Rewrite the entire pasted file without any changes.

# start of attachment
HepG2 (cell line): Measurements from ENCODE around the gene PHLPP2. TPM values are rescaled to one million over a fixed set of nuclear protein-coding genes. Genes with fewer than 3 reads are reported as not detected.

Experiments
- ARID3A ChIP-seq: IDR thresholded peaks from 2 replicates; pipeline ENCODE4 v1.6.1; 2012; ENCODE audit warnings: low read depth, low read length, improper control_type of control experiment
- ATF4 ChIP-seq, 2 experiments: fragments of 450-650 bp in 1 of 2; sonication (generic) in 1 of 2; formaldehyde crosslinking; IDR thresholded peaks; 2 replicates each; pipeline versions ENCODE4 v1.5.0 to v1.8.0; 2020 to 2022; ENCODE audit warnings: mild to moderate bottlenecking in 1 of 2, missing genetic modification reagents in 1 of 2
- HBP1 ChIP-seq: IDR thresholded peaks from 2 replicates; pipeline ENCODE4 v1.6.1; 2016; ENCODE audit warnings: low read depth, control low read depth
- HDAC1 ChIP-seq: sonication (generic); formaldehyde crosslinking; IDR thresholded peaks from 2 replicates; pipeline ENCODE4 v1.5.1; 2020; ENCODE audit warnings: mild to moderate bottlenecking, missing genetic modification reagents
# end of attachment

HepG2 (cell line): Measurements from ENCODE around the gene PHLPP2. TPM values are rescaled to one million over a fixed set of nuclear protein-coding genes. Genes with fewer than 3 reads are reported as not detected.

Experiments
- ARID3A ChIP-seq: IDR thresholded peaks from 2 replicates; pipeline ENCODE4 v1.6.1; 2012; ENCODE audit warnings: low read depth, low read length, improper control_type of control experiment
- ATF4 ChIP-seq, 2 experiments: fragments of 450-650 bp in 1 of 2; sonication (generic) in 1 of 2; formaldehyde crosslinking; IDR thresholded peaks; 2 replicates each; pipeline versions ENCODE4 v1.5.0 to v1.8.0; 2020 to 2022; ENCODE audit warnings: mild to moderate bottlenecking in 1 of 2, missing genetic modification reagents in 1 of 2
- HBP1 ChIP-seq: IDR thresholded peaks from 2 replicates; pipeline ENCODE4 v1.6.1; 2016; ENCODE audit warnings: low read depth, control low read depth
- HDAC1 ChIP-seq: sonication (generic); formaldehyde crosslinking; IDR thresholded peaks from 2 replicates; pipeline ENCODE4 v1.5.1; 2020; ENCODE audit warnings: mild to moderate bottlenecking, missing genetic modification reagents